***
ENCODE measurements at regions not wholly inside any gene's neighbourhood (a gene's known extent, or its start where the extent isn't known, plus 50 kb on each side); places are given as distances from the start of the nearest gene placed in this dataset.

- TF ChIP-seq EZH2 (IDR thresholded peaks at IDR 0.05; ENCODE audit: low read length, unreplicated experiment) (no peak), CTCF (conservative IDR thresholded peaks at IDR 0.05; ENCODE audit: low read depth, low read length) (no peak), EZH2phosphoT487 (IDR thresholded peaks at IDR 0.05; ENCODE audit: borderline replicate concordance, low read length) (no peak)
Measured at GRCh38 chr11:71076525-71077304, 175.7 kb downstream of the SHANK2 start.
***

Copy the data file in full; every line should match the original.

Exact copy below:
ENCODE measurements at regions not wholly inside any gene's neighbourhood (a gene's known extent, or its start where the extent isn't known, plus 50 kb on each side); places are given as distances from the start of the nearest gene placed in this dataset.

- TF ChIP-seq EZH2 (IDR thresholded peaks at IDR 0.05; ENCODE audit: low read length, unreplicated experiment) (no peak), CTCF (conservative IDR thresholded peaks at IDR 0.05; ENCODE audit: low read depth, low read length) (no peak), EZH2phosphoT487 (IDR thresholded peaks at IDR 0.05; ENCODE audit: borderline replicate concordance, low read length) (no peak)
Measured at GRCh38 chr11:71076525-71077304, 175.7 kb downstream of the SHANK2 start.